Last meeting we had an install-fest to help new users get Linux installed on their computers. I would like to make a couple of comments on that experience. All three of the computer brought in were old computers with small memory. Now consider this, I doubt if any of those computers could have run Windows XP, or even Window 2000. The fact that Linux will run on them at all is a feather in it’s cap. But it is hardly fair to compare Linux running on those boxes to Windows running on a newer box. I doubt if any of you are interested in running a command line only system. If you only want a command line, load Cygwin and use it under Windows.
At the meeting before last, I spoke of how to move from Windows to Linux by making decisions. I am not going to repeat that here, if you have forgotten, check out, How to Transition from Windows to Linux. Instead I am going to discuss some other issues which come up when doing an install.
Lets start off by looking at a definition of Servers and Workstations as found in Merriam Webster Online Dictionary.
Workstation: 2: an intelligent terminal or personal computer usually connected to a computer network b: a powerful microcomputer used especially for scientific or engineering work Server: 6: a computer in a network that is used to provide services (as access to files or shared peripherals or the routing of e-mail) to other computers in the network
Now lets see what some other people/places have to say about the difference between a server and a workstation.
A server is designed and constructed differently from a PC. The main considerations for server design are the need to handle sustained loads for long periods of time and to monitor and manage the machine.
So the choice between a Workstation install and a Server install comes down to what you will be doing with the computer. If you are only interested in setting up a system for you to explore, then a workstation is probably the right choice. This machine is not likely to be running all the time, or heavily loaded for long periods of time. If on the other hand, you are creating a machine to manage the network in your home, or office, you would probably want the Server install. A server tends to handle scheduled tasks more than interactive tasks. For example a server is likely to do backups on a schedule, or download and parse email, or provide music to other computers in the house. In other words, it is designed to be running all the time with work to do at all hours of the day.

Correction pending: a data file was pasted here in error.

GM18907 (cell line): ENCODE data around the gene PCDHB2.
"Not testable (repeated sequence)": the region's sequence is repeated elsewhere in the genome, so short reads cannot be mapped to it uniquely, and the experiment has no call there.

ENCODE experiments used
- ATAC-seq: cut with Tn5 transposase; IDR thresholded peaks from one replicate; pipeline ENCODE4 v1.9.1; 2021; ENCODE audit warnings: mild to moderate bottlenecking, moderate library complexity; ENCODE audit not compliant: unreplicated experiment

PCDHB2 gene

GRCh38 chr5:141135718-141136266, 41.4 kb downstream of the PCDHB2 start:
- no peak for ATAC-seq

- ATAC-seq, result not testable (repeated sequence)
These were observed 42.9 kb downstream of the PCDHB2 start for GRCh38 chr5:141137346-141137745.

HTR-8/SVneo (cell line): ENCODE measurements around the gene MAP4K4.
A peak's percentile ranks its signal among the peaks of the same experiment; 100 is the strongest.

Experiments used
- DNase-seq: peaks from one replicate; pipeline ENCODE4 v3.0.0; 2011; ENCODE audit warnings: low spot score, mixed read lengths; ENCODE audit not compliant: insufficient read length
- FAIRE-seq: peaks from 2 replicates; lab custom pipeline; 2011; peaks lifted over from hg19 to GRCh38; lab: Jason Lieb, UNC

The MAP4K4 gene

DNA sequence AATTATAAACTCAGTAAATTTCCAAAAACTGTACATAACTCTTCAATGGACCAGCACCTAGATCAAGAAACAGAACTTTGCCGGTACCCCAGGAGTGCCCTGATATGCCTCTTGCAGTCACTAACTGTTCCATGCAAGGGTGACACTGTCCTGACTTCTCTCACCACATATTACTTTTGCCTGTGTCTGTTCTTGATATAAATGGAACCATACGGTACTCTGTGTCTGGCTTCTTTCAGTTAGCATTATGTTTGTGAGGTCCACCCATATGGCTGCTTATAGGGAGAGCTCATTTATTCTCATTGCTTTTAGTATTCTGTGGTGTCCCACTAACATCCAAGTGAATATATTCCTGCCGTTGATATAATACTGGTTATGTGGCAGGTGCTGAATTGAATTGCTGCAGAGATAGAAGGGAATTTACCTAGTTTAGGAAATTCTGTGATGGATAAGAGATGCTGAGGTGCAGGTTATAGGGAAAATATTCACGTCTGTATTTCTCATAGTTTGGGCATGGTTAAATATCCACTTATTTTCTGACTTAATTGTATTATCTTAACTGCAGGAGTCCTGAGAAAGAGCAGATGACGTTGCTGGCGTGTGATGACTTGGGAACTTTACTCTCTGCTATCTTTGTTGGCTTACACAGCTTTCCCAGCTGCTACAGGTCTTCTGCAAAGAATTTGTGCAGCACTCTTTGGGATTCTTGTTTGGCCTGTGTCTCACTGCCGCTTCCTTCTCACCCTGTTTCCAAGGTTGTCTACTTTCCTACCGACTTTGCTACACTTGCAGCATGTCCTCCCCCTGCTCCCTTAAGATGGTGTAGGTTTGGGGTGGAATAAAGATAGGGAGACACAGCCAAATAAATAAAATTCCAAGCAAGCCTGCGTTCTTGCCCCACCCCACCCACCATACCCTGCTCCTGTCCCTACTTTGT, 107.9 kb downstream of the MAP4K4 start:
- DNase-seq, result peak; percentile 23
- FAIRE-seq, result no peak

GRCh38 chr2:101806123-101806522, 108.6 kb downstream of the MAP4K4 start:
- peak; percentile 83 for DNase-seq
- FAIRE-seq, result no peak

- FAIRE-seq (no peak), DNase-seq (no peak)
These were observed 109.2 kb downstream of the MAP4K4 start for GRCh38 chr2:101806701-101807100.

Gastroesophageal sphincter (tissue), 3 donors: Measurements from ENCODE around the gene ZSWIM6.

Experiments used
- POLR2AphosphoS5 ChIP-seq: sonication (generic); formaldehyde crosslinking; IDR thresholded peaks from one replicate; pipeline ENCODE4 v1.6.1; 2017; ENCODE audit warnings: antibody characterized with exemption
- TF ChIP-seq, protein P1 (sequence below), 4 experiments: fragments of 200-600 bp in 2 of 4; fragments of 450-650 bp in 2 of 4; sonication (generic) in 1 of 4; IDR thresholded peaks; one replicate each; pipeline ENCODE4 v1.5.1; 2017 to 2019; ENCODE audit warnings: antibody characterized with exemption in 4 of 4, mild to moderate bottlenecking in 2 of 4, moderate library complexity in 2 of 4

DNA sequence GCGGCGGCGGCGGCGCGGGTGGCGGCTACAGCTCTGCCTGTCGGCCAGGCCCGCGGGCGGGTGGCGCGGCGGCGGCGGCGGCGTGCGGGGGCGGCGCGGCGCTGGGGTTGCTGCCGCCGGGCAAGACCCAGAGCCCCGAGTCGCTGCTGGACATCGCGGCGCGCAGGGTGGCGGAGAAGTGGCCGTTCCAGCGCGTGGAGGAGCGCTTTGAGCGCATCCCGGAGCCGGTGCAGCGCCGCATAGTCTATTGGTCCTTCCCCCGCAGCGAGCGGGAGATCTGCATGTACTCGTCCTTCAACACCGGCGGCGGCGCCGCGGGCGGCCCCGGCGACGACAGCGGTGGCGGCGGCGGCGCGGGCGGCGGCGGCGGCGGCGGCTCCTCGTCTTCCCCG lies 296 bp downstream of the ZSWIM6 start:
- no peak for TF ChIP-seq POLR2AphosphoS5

Be aware that a workstation can be a server for some tasks, and a server can be used as a workstation when needed. A more telling difference comes in what applications you install on it. We will discuss that next.
The best answer to the question, unfortunately is another question. What do you want to do with the computer? By looking at what you want to do with the computer you can decide what type of installation to do.
In addition to deciding what you plan to do with your computer, you might want to make other decisions. You see Linux is different than windows, in that you seldom install everything which comes on the install CD. This is not to say that you can’t, it is more to say that you probably don’t want to install everything. For example, when you install windows 2000, you get the OS, the Media Player, Web Browser, and Outlook email program.
When you install many versions of Linux it will ask you if you want to install a specific functional group of programs. This is illustrated in this screen shot from the Mandrake 10 install: